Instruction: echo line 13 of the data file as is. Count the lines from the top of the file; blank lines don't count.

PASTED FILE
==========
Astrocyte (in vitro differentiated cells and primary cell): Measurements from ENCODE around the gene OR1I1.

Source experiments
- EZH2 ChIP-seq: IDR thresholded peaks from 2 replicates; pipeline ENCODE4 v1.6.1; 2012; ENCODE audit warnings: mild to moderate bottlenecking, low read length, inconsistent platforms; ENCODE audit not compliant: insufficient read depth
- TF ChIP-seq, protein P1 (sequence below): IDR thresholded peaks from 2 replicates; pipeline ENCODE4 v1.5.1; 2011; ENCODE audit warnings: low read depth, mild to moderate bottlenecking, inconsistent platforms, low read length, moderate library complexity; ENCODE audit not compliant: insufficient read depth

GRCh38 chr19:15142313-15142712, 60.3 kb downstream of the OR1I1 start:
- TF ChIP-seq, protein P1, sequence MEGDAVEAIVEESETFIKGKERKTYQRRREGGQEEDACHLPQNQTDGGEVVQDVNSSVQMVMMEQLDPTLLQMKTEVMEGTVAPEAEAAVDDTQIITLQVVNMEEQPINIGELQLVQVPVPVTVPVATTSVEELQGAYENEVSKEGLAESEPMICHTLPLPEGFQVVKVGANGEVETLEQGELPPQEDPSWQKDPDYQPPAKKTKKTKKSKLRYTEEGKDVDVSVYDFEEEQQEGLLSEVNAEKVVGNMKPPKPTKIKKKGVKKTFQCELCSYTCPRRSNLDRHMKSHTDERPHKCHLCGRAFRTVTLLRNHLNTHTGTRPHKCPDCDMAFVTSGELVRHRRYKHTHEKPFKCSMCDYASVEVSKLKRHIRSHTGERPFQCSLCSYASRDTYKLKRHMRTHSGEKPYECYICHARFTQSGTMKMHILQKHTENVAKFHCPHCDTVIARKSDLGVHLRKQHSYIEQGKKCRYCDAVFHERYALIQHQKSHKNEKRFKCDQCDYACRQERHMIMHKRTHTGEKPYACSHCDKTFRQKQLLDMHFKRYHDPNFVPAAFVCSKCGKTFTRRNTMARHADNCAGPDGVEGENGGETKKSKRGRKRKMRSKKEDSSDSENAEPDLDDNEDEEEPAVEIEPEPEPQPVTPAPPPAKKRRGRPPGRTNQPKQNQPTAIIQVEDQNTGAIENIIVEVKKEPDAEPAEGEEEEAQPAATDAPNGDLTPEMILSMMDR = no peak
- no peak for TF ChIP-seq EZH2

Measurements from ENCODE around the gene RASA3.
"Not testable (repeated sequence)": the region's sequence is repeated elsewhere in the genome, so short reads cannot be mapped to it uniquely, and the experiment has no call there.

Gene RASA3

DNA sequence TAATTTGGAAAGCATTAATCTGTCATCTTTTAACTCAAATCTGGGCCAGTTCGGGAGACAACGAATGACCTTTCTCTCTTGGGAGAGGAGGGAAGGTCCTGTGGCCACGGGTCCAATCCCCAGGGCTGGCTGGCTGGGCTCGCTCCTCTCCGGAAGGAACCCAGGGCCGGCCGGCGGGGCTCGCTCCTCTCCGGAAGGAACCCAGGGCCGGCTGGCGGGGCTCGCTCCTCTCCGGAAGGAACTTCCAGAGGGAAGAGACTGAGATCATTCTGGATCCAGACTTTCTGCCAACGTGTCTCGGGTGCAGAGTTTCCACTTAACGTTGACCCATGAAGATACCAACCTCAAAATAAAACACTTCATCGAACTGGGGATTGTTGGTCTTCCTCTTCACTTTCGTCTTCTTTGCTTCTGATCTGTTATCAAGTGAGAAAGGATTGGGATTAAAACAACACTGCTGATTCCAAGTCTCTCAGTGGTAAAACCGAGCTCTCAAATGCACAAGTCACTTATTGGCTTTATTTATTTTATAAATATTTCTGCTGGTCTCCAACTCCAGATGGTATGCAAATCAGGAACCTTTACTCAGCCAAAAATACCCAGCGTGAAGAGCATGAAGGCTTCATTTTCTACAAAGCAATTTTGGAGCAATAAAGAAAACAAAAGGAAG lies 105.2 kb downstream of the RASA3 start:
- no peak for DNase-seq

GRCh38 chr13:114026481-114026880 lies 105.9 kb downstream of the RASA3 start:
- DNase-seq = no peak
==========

GRCh38 chr13:114026481-114026880 lies 105.9 kb downstream of the RASA3 start: